Classic Computer Magazine Archive COMPUTE! ISSUE 42 / NOVEMBER 1983 / PAGE 22

Questions Beginners Ask

Tom R. Halfhill, Features Editor

Are you thinking about buying a computer for the first time, but don't know anything about computers? Or maybe you just purchased a computer and are still a bit baffled. Each month, COMPUTE! will tackle the questions most often asked by beginners.

Q I have recently purchased a computer with a cassette recorder. In a recent issue of COMPUTE!, an author stated, "Remember that the safest way to make sure that your program is not lost forever is to save it at least every half an hour that you work on it." Does this mean that, when typing in the extra long programs, you should stop half an hour into the program and save it, then continue typing from that point on?

A To be safe, yes. You might want to stop and save the program even more often, or less often – depending upon how much of your work you are willing to reconstruct in the event of a disaster.

Remember that programs loaded from disk or tape, or typed on the keyboard, are kept by the computer in Random Access Memory (RAM). RAM holds this information only while the computer's power is on. If you are typing in a long program and a thunderstorm suddenly knocks out the electricity, or if someone kicks loose the power cord, all your work will be lost. You would have to start over again from the beginning.

That's why most people "safety save" the program they are typing or writing. Admittedly, if you are working with a cassette recorder instead of a disk drive, this can be inconvenient because of the waiting involved. A very long program might take ten minutes to save. If you save your work every half-hour, you could spend one-third of your time waiting for the recorder.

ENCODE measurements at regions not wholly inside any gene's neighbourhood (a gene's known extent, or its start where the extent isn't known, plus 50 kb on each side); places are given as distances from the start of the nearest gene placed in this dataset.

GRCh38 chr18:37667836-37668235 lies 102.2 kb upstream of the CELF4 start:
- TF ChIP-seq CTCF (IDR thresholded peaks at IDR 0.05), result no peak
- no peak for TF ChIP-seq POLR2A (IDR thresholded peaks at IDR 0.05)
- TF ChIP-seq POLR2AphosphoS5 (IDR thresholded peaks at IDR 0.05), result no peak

A good compromise might be to save to tape once every hour. Decide for yourself: If there are no storms brewing, if the power cords are safely hidden from passing feet and pets, and if no one else is around to accidentally turn off your computer, you can probably get away with saving your work less often than someone who must put up with such hazards.

Q I own an Atari 800 (48K) with a 410 Program Recorder and my brother owns an Atari 400 (16K) and a 410 also. Is there any way to interface the two computers in order to play a program through both at the same time?

A It is possible to hook up two (or more) computers to share a program – even two computers which are normally incompatible – but there are several complications involved.

First, you would have to buy or make a cable to hook the two computers together. One way would be to use the parallel or serial ports on a pair of 850 Interface Modules, or the built-in serial bus on each computer (although the latter method would interfere with access to peripherals, such as your cassette recorders). I know of no cables for this purpose, and making one would be a task for a knowledgeable technician.

Perhaps using a pair of modems would be the easiest way to hook up the computers. Each computer would require its own modem and telephone. You would call up your brother's computer and link them together over the phone lines. Of course, this would also require the proper terminal software – a program to allow each computer to act as a remote terminal, communicating with the other. Whatever you typed on your computer would appear on your brother's screen, and vice versa. In effect, you would be "sharing" a program on both computers – the terminal program.

But to do anything more would require a special program to take the place of the terminal software. You don't mention in your letter what type of program you want to share on both computers. There are only a few programs designed for this. If you want to play an interactive game – with you and your brother making moves and countermoves from your own computers – you'd need a game program specially designed for this. The only one I've heard of is Commbat by Adventure International. This is an interactive tank battle game with simple graphics that can be played over the phone lines between even normally incompatible computers, such as a Radio Shack TRS-80 and an Atari.

Be aware, however, that such games are limited by the speed of data transmission over the phone lines. It is very difficult to program fast action and flashy graphics. For more information, see "Telegames: Computer Games By Phone," in last month's COMPUTE!, and "Telecommunications: How To Get Started," elsewhere in this issue.